HOMEBREW Digest #1289 Sat 04 December 1993

Digest #1288 Digest #1290

		Rob Gardner, Digest Coordinator

  Oatmeal Stout & Wyeast 1084 (Mike Lemons)
  immersion chiller plans... (Mark Stewart)
  3 Gal Soda Kegs (Karen Jdsgeoac Hyrum GEOACOUSTIC)
  starter gravities revisited (cush)
  wort dilution vs. SG (cush)
  Ice Beer (GNT_TOX_)
  Liquid Yeast Re-Use ("David H. Thomas")
  Help with Noche Buena (George J Fix)
  CorsenBONK / Kegging Mead/ BarleyWines / Filtering (COYOTE)
  Frankenmuth German Dark (Brady Gaughan)
  Hi there!  Request for help. (Larry Richardson)
  Re: Questions from COYOTE <SLK6P at cc.usu.edu> on filtering ("Paul Jasper")
  name change ("Bitheaded geek"                           )
  new brewers (Carl Howes)
  Re: Sake Supplies (The Rider) (Michael Fetzer)
  hop utilization and BU's (Robert Milstead)
  Corsendonk Monks Ale ? (Richard Kasperowski)
  address (mbarre)
  Homebrew Digest #1288 (December 03, 1993) (Roy Rudebusch)
  hopping out/ionic concentration (Jeremy Ballard Bergsman)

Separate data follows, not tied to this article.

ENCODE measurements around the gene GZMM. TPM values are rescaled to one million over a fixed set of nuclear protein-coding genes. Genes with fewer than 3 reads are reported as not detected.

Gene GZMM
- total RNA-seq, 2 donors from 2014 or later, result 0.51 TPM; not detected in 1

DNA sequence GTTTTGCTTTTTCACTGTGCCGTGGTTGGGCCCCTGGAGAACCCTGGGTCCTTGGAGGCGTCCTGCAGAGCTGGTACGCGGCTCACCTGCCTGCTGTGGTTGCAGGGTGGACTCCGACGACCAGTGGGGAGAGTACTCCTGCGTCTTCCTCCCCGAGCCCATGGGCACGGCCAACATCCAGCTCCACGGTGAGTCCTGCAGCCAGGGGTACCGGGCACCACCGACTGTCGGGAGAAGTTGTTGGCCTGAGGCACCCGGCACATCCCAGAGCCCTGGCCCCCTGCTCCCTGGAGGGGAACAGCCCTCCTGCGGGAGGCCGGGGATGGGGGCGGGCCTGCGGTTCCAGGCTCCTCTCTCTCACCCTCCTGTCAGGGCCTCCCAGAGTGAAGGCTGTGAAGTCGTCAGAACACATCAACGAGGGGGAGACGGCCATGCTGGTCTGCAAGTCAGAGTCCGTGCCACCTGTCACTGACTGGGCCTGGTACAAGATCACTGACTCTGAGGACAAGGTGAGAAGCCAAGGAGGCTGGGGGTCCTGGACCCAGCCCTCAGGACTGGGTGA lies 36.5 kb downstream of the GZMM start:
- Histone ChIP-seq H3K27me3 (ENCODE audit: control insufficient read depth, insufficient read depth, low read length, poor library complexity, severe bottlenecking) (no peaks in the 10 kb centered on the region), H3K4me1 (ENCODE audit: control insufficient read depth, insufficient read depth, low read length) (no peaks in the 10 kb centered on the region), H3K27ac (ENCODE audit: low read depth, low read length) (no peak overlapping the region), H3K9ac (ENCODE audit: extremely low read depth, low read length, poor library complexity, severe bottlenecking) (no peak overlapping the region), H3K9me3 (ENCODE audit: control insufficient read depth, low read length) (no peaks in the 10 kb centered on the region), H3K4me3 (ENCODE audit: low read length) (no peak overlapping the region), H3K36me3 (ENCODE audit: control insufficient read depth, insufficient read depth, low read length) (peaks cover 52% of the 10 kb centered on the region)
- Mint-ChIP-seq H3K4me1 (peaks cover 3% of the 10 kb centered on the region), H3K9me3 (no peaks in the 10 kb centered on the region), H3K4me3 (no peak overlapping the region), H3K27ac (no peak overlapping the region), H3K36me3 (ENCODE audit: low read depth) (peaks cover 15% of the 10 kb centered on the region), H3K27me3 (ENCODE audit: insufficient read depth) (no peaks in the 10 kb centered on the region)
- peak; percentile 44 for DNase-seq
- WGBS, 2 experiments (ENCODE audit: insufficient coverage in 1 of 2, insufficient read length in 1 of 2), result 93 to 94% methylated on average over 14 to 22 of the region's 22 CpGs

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---------------------------------------------------------------------- Date: Fri, 03 Dec 93 00:47:11 PST From: mikel at netlink.nix.com (Mike Lemons) Subject: Oatmeal Stout & Wyeast 1084 I just made an Oatmeal Stout using Irish Ale yeast. Others have remarked that this yeast ferments rather vigorously. In the words of Miss Lilly von' Stupf, "It's twue! It's twue!" Ingredients: 6 lb bag of William's Oatmeal Stout extract 2 lb (approx) Laaglander Light Amber Dried Malt Extract 10 oz of chocolate malt Yeast: "Wyeast Irish Ale 1084" Total boiling time: 60 Hops added: "Bullion" State:"Pellets 9.0%" Amount: 1.00 oz Boiled for: 60 Hops added: "Hallertau" State:"Old Pellets 3.0%" Amount: 0.50 oz Boiled for: 5 Initial gravity: 1.057 When I poured the cooled wort into the plastic primary, so much foam built up that I had to skim it off before I could close the lid. I used a yeast culture and aerated my wort by vigorous shaking. (IMHO, this is more effective than a pump and airstone) I used a blow-off hose for the first time. (I don't believe in it. Hey, I paid for those hops. I want all the bitterness out of them I can get!) Using a blow-off hose was a problem because of the 1" hole. A 1" i.d. plastic hose was too thick to fit and a 1" o.d. hose was too loose. So I smeared some silicon sealant on the hose the night before. Does anyone know a better way? I put the other end in a 1 gal jug. 5 hours later, it was bubbling. At 20 hours, it was pushing globs of foam through the hose at the speed of 4 feet per minute! When I switched to an airlock, it had accumulated half a gallon of wort. (I think the toughness of the foam was due to the oatmeal) I just wanted to warn people to use a blow-off hose when using high-gravity wort, Wyeast 1084 or oatmeal. My uncle had an airlock clog with a Belgian ale. He came home from work to find his plastic primary swelled up like a basketball! When he cracked the lid, it sounded like a gunshot and hurt his ears. I heard about someone who had a glass carboy explode in his closet. It coated his clothes with beer and glass. - -- INTERNET: mikel at netlink.nix.com (Mike Lemons) UUCP: ...!ryptyde!netlink!mikel Network Information eXchange * Public Access in San Diego, CA (619) 453-1115 Return to table of contents